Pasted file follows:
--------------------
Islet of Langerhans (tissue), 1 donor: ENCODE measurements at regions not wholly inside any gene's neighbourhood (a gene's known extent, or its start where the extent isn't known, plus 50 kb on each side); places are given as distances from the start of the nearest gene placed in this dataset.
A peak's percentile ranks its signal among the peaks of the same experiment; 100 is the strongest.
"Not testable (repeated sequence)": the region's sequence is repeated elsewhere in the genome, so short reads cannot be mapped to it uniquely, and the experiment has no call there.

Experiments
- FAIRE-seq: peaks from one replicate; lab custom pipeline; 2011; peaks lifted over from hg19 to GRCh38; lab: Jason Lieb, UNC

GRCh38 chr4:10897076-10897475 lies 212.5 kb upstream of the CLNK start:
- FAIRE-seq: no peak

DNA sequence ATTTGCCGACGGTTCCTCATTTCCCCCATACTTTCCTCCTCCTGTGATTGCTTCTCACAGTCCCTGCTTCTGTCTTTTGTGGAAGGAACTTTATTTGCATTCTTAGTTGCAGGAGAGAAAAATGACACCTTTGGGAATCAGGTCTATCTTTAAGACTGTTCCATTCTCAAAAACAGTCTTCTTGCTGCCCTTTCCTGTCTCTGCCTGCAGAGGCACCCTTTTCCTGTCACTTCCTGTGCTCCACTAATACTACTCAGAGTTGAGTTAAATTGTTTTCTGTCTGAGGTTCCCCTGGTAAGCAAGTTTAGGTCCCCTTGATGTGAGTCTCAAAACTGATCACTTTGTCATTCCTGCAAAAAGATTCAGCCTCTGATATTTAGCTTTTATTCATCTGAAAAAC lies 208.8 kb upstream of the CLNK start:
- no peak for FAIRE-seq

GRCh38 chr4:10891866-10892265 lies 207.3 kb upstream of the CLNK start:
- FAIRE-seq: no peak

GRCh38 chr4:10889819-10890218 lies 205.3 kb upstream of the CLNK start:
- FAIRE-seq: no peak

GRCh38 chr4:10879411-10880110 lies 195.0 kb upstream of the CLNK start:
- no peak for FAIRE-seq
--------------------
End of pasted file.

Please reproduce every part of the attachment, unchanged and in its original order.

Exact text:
Islet of Langerhans (tissue), 1 donor: ENCODE measurements at regions not wholly inside any gene's neighbourhood (a gene's known extent, or its start where the extent isn't known, plus 50 kb on each side); places are given as distances from the start of the nearest gene placed in this dataset.
A peak's percentile ranks its signal among the peaks of the same experiment; 100 is the strongest.
"Not testable (repeated sequence)": the region's sequence is repeated elsewhere in the genome, so short reads cannot be mapped to it uniquely, and the experiment has no call there.

Experiments
- FAIRE-seq: peaks from one replicate; lab custom pipeline; 2011; peaks lifted over from hg19 to GRCh38; lab: Jason Lieb, UNC

GRCh38 chr4:10897076-10897475 lies 212.5 kb upstream of the CLNK start:
- FAIRE-seq: no peak

DNA sequence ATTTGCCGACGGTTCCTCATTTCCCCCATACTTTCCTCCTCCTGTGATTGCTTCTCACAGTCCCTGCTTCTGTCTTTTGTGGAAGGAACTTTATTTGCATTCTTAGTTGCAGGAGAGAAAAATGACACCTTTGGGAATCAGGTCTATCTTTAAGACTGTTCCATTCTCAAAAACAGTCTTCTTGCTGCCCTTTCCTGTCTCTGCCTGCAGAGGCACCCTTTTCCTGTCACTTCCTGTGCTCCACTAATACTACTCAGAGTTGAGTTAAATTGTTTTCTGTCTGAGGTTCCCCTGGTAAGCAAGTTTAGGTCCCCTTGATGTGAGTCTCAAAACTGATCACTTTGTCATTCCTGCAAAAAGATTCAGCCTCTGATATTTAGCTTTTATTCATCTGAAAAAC lies 208.8 kb upstream of the CLNK start:
- no peak for FAIRE-seq

GRCh38 chr4:10891866-10892265 lies 207.3 kb upstream of the CLNK start:
- FAIRE-seq: no peak

GRCh38 chr4:10889819-10890218 lies 205.3 kb upstream of the CLNK start:
- FAIRE-seq: no peak

GRCh38 chr4:10879411-10880110 lies 195.0 kb upstream of the CLNK start:
- no peak for FAIRE-seq